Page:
8. Brent says:

    OK, so I agree- buying “organic” has to rank up there with the ole “buying local” as a back asswards modus operandi. I buy local beef only because all the e coli outbreaks are usually a feature of a large scale national operation. I only buy organic apples because what they spray on all others creates a nasty sensation when I eat them. That is my only selfish rational for anything organic. So what do we think of the near death grip of which Monsanto has on its seeds? Is that good corporate policy- or a war on the small farmer? Or, is this, like most of our endeavors, just screwed up? And be reminded, cynicism is faulty vision sees things as they are, not as they ought to be.

  9. Brent says:

    By the way, yet another reason to never end the blog…

    The Union for Concerned Scientists says in order to feed all 7 billion people crop yields must increase…
    “””The report recommends that the U.S. Department of Agriculture, state agricultural agencies, and universities increase research and development for proven approaches to boost crop yields. Those approaches should include modern conventional plant breeding methods, sustainable and organic farming, and other sophisticated farming practices that do not require farmers to pay significant upfront costs. The report also recommends that U.S. food aid organizations make these more promising and affordable alternatives available to farmers in developing countries.”””

    Maybe you should take the mantra- “Spread knowledge- not manure…” There is a lot of work to do Wintercow…

  10. See Brent above. I buy organic, etc., through local cooperatives because it is best for my long term health All I care about is me. If “Pascal’sWager” makes any sense, how can organic food be a bad bet?

    Myself, I am all about science and empirical evidence and even so I err on the side of caution. Better without pesticides, even if preservatives might be preserving us.

  11. Harry says:

    I am all for buying local when you can do it; even better is growing your own, especially where certain items, like really good tomatoes are unavailable even at the local stand. I would even buy organic milk if it tasted good, but not because it was grown according to organic protocols, like feeding cows soybean meal that was certified non-RR. Better milk comes from healthy cows and from farms that have high standards of cleanliness, not because they are fed expensive feed.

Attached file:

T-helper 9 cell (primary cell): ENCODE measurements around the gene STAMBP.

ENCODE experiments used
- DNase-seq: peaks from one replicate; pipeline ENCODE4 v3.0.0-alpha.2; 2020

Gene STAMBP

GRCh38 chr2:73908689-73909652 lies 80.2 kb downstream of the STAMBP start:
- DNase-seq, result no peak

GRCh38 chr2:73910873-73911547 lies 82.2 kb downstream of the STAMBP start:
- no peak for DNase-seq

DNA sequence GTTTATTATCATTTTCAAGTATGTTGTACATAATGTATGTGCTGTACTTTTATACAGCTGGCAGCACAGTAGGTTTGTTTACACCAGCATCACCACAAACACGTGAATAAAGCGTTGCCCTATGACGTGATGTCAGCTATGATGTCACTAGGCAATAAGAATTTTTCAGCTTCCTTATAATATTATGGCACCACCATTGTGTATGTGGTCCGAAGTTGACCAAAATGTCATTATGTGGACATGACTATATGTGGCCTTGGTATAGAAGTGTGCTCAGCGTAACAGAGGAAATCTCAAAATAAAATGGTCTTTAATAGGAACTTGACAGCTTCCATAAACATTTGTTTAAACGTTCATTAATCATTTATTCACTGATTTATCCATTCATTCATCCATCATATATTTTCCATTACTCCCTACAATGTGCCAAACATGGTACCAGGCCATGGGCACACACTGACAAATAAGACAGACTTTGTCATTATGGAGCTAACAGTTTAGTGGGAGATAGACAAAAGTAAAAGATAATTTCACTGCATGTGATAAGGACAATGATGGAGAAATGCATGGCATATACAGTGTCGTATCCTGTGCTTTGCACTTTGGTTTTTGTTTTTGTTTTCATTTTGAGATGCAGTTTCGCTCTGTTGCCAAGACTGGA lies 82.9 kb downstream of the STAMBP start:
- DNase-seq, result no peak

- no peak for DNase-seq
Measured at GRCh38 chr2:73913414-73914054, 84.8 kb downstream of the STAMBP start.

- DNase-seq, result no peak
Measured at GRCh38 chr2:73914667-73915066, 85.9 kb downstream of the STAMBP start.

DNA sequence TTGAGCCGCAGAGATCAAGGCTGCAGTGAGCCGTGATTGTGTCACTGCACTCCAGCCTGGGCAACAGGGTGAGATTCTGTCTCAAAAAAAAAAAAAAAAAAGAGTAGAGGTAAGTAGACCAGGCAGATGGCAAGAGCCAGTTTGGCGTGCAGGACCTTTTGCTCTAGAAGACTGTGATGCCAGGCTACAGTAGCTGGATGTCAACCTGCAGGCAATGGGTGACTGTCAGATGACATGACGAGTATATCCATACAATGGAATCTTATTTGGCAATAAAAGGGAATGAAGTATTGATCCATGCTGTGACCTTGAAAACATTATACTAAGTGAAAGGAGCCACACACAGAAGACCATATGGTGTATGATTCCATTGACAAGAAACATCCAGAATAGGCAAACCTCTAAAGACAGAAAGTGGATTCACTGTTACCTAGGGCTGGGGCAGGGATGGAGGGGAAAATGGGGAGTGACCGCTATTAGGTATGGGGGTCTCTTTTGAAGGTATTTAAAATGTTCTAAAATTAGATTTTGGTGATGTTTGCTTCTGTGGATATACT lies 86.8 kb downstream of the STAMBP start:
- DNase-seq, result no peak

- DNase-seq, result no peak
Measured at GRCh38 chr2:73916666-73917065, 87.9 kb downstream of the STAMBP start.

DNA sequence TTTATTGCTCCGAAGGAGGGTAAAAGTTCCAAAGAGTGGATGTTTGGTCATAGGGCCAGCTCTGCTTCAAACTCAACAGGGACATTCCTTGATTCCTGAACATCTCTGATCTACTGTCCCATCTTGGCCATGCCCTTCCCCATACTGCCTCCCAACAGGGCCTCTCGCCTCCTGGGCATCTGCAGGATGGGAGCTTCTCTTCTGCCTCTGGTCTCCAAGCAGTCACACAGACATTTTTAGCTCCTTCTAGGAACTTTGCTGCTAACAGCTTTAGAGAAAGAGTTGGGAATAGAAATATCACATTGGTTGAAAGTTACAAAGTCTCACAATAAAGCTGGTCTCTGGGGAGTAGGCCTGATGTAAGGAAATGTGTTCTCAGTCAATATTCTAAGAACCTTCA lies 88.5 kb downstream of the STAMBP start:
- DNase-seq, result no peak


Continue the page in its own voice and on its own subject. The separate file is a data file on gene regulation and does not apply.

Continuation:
I would not blame a farmer for producing “organic” milk if he could fetch a premium price. He could even capitalize on his milk being “local”. The smaller the dairy, the more control one has over bacteria, leucocytes, and, in the spring, the taste of grass.

  12. Rod says:

    Apple trees are sprayed in the spring, before the tree blossoms, to kill a bacterium that causes the apples to fall onto the ground before they are ripe. As for the worms in the apples, you have to combat the moths that lay their eggs on the trees. It wouldn’t matter much if you sprayed the apples themselves for bugs because they’re already inside the apples, gnawing away.

    I had an excellent hired man on our farm back in the seventies who was a skilled mechanic and a devotee of organic everything. He had friends at Rodale Publishing, and his friends asked him to be an actor for a commercial promoting local, organic apples. (He looked the part: he had long hair and a mustache and liked to wear bib overalls.) His mission was to take a bite out of an organic apple and say, “Mmmmm, that’s good!” When the day came to shoot the commercial, the Rodale folks brought along a couple of bushels of apples, but they could not find a single apple that did not look perfect enough to appear yummy in the commercial, so they went to Dan Schantz’s farm stand and bought an apple of unknown origin. So they bought local, but the organic part had to go by the wayside.

    There’s a beef farm on a road I travel frequently, and a couple of years ago they had the cattle in a pasture where they had posted a sign saying, “Fresh Beef.” Fresh, indeed!

Leave a Reply